Update: COVID May Be Causing Diabetes in Children, Too
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It was only a few weeks ago that we summarized everything we could learn about one of the most astonishing subplots of the ongoing coronavirus pandemic, the fact that COVID-19 actually appears to cause diabetes:
Why Does COVID-19 Cause Diabetes?
In early January, the United States Center for Disease Control and Prevention (CDC) published a new study adding distressing detail to this story. It’s not just adults. COVID-19 is apparently triggering new-onset diabetes in children, too.
The data came from a surprising source: insurance claim databases. In one database, children (<18 years) were 30% more likely to be diagnosed with diabetes 30 days or more after being diagnosed with Covid. In the other, children were an astonishing 166% more likely to be diagnosed with diabetes.
Don’t panic quite yet – the numbers are still quite small, and the risk to any one child remains low. In the data set showing the much higher risk, diabetes incidence was 316 per 100,000 person-years, as compared with a pre-pandemic rate of 125 per 100,000 person-years. But over a population, that increase would be massive.
The study is a very good reminder that parents should be aware of the warning signs of diabetes and should get their kids vaccinated.
Just like with adults, it’s not yet clear how many cases of new-onset diabetes are best described as type 1 or type 2. Researchers were not able to follow up with patients to evaluate the nature of their conditions months after diagnosis; even if they could have done so, it’s possible that it would have been difficult to categorize patients into familiar buckets. Other acute infections are known to hasten the development of both type 1 and type 2 diabetes, and they can also cause type 3c diabetes. All of these may be happening in different measures.
But the effect is not limited to children that experienced severe Covid infections – even those that were asymptomatic had an increased risk of new-onset diabetes. Some experts have already suggested that all adults that have contracted COVID-19 should be evaluated for metabolic damage, advice that may soon extend to children too.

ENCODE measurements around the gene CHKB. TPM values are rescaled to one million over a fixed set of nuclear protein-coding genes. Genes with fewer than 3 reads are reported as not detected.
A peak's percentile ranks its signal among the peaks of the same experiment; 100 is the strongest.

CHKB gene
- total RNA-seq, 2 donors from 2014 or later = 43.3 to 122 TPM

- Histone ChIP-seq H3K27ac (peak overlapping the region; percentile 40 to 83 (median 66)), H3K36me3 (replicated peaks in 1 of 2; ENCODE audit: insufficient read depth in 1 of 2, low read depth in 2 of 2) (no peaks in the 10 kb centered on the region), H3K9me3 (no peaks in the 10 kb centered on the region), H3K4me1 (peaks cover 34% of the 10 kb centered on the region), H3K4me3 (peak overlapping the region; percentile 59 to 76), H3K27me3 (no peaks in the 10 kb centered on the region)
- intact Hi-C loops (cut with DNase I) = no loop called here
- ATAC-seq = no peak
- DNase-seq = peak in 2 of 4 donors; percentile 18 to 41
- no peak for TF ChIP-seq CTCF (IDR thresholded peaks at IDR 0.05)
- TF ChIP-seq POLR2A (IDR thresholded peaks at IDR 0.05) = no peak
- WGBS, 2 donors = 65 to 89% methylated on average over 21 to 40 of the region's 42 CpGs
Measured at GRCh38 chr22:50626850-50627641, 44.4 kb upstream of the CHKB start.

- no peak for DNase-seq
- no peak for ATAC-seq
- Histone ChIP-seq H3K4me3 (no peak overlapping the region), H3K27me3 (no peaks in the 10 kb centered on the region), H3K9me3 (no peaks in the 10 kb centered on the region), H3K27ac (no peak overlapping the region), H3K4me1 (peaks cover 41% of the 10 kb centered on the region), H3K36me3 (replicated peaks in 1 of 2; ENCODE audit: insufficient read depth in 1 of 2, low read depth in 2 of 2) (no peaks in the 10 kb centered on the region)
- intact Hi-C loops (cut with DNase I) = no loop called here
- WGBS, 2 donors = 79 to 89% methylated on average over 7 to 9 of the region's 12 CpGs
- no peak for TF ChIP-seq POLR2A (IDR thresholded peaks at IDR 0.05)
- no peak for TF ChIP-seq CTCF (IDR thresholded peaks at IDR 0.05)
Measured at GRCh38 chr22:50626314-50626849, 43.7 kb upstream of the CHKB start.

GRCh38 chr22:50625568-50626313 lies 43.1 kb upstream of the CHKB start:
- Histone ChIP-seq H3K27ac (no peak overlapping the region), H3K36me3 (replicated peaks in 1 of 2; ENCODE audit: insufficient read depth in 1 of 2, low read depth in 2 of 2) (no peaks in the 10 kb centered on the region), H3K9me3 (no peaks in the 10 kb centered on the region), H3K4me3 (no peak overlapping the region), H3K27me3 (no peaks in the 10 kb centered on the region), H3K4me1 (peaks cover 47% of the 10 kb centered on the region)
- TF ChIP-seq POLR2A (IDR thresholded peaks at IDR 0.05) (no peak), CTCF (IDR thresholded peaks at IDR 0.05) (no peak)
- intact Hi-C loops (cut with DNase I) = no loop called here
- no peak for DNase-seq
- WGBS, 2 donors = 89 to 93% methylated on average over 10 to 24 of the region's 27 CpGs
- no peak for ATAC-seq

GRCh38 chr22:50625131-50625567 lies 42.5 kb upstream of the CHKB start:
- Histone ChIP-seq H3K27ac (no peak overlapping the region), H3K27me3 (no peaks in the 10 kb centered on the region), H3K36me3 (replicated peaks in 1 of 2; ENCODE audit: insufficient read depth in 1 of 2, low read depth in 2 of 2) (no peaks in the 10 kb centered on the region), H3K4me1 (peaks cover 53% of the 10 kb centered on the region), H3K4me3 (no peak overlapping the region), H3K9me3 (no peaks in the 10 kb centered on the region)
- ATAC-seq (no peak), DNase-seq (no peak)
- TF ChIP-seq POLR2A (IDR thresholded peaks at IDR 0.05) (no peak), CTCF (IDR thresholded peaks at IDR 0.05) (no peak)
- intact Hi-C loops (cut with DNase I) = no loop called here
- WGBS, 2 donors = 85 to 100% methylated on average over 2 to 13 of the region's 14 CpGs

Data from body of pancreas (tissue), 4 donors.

A strikingly high percentage of these children presented with diabetic ketoacidosis (DKA), nearly double the pre-pandemic rate. The CDC analysis concluded that the increase in DKA prevalence could not alone be due to patients delaying medical care due to the pandemic, and that COVID-19 must somehow be responsible for the increased severity. DKA is associated most strongly with type 1 diabetes.
The mechanism by which Covid precipitates diabetes remains mysterious. The coronavirus has been theorized to attack the pancreatic Beta cells, which could trigger or accelerate the onset of diabetes. More serious cases also cause inflammation, insulin resistance, and acute stress hyperglycemia, effects that may be exacerbated by the use of steroids in hospitals. Some children, of course, would have developed diabetes regardless of their Covid infection.
Although the CDC study was not able to study the effect of vaccines on the development of new-onset diabetes in children, it has been conclusively shown that the vaccines reduce the likelihood and severity of other Covid complications in children. Covid-caused Multisystem Inflammatory Syndrome in Children (MIS-C), for example, has affected thousands of American children and caused dozens of deaths, and vaccinations are extraordinarily effective against it. The CDC believes that vaccination will also reduce the incidence of new-onset diabetes associated with COVID-19 in children.
reviews on diabetes freedom program